Cake or Wills... or Both

Making a cake and making a Will are more similar than you think. They both require a suitable recipe for success, be it a simple Victoria sponge or a simple Will. The more complex recipes involve more detailed planning and often involve numerous ingredients. However, following the recipe will result in success.


The five stages required are as follows:


This is the most important part of making your cake because without all of the ingredients the cake will fail.

Similarly preparing to make a Will requires taking instructions from your client and without clear and precise information the Will may fail or may even be contested.

Weighing out your ingredients:

Precise measurements for your cake will ensure a perfect mix. Too much egg will make the mixture sloppy; too much sugar makes the cake too sweet.

Measuring the assets of a client determines the type of Will to make which also requires precision. You need to evaluate the size of the estate, is it over the IHT threshold, will they need a tax efficient Wills; is it more complex, is it a simple Will, how can we ensure the children will not be left with a hefty inheritance tax bill, if my partner goes into care will I have to sell the house to pay for the fees, will there be anyone to look after my children? Will there be anything left!?


To make our cake we start by creaming together the butter and sugar until soft and creamy.

In the Will the butter represents the softness of the beneficiaries, the loved ones you want to leave your money to, with the assurance that they are well cared for after you have gone. The sugar is the sweetness in leaving gifts to charities and legacies to friends and family who have helped you in your life.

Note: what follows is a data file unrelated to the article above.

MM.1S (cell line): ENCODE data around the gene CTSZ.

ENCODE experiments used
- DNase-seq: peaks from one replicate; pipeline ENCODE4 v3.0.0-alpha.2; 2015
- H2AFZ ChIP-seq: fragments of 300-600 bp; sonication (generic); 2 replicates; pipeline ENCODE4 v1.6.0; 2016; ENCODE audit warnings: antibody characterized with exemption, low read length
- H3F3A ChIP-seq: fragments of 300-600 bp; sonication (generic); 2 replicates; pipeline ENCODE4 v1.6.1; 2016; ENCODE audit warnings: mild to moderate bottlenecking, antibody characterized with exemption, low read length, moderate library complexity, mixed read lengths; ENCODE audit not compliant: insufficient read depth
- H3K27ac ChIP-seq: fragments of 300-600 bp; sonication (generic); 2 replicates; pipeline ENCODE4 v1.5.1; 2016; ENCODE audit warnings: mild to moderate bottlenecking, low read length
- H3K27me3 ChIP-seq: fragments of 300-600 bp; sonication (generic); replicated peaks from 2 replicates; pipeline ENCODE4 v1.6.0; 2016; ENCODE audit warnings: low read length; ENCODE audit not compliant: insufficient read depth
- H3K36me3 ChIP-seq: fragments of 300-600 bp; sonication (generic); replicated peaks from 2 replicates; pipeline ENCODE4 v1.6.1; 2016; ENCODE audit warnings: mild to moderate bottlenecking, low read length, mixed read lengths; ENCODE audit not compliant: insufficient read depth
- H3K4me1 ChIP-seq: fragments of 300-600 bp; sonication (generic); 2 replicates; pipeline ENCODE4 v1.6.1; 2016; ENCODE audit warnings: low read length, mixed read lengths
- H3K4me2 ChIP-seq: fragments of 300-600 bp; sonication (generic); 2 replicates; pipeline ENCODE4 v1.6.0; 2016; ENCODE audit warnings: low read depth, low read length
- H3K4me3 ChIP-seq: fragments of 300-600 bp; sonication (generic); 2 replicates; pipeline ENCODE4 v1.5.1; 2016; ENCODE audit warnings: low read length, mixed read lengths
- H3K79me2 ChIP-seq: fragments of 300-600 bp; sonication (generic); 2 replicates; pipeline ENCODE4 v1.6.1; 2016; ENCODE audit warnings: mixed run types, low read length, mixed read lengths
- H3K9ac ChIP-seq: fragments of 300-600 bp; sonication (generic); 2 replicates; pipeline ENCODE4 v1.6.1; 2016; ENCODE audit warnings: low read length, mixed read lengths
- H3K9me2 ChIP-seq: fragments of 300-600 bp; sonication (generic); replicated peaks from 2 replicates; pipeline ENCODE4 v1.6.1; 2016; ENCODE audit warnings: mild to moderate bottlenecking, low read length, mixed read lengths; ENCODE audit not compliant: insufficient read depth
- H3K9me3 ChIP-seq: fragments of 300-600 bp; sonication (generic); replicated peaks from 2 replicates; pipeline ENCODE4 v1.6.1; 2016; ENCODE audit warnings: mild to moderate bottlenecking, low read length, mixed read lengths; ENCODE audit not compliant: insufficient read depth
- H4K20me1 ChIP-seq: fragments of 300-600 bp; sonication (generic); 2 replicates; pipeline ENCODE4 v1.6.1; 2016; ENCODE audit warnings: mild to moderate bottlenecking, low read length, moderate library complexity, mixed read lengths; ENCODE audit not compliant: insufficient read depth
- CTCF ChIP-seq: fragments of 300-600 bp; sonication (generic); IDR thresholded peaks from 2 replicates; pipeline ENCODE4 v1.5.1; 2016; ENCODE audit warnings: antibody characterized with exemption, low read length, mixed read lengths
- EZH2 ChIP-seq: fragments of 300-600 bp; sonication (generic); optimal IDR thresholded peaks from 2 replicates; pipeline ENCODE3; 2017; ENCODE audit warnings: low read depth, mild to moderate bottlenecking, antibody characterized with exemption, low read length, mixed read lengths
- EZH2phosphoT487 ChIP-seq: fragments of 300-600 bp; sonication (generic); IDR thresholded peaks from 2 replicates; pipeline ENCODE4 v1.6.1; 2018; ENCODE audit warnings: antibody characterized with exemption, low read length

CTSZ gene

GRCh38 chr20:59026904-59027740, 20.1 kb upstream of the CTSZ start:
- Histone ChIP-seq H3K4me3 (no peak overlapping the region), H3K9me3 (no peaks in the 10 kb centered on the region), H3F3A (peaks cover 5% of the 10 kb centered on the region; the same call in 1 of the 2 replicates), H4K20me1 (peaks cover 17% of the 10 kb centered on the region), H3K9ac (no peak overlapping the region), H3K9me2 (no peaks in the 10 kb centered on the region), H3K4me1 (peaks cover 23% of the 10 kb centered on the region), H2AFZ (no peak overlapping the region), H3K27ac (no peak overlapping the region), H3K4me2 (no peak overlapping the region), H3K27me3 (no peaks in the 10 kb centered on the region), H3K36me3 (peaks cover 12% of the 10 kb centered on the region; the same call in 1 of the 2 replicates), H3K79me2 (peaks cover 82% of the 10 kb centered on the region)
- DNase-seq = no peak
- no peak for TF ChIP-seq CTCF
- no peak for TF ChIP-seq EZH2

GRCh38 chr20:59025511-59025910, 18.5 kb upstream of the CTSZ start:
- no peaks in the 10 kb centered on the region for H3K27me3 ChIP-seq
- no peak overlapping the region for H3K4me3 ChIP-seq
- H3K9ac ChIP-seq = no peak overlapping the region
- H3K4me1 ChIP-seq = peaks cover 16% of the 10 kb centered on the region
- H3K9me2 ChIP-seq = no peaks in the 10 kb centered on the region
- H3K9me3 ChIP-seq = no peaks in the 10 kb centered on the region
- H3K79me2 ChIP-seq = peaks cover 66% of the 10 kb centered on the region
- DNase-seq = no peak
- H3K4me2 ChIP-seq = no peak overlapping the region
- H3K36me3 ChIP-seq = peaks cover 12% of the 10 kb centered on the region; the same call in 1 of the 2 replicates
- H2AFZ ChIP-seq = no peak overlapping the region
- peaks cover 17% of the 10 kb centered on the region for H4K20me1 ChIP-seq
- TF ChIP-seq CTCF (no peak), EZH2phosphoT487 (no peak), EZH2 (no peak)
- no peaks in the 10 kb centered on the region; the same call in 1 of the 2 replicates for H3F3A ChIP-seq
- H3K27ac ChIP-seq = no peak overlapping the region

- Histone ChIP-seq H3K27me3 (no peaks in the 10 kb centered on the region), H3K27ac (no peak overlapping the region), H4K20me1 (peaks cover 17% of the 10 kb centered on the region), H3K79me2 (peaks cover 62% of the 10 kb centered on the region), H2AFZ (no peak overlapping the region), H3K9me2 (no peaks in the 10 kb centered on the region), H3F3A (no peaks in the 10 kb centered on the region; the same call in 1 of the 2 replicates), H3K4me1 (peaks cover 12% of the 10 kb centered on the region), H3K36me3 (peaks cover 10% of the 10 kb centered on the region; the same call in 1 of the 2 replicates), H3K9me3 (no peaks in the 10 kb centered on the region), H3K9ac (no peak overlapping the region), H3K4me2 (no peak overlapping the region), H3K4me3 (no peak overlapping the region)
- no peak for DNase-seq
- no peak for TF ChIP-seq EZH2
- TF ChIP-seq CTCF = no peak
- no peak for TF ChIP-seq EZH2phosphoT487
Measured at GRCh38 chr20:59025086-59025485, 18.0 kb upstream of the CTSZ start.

Whisk the eggs; add a little at a time to the butter/sugar mix stirring between each addition. Stir until light and fluffy.

The eggs in our Will are the executors, the people you chose to administer your estate when you die. They need to be trust worthy and honest (no rotten eggs) and fulfil your requests to the best of their ability…to bind everything together just as the eggs do in the cake mix.

Add the flour a little at a time and fold gently into the mixture careful not to over mix. Divide the mixture evenly into two sandwich tins and put into the oven.

The legal clauses in a Will are like the flour in the cake. They are needed to ensure the Will is mixed and folded correctly and that they cover all aspects to ensure the Will works and everything is divided according to the Will.

Cooking Time

The cake is cooked in a pre-heated oven until risen, firm to the touch and golden brown.

Making the Will takes a little bit longer depending on the complexities involved. From taking instructions to signing the fair copy can take between two to four weeks. Although the time difference if quite vast the same outcome is achieved, a perfectly prepared and cooked Will.


Sandwich the cakes together with jam/cream then dust the top with castor sugar. Stand back and admire then serve and enjoy.

Your Will has been prepared and is now ready for signing. Once signed and signature witnessed there is a satisfaction in knowing that when you die your wishes will hopefully be fulfilled, your loved ones are provided for and the tax man won’t get his hands on your money…well not without a fight. So stand back, admire and enjoy!


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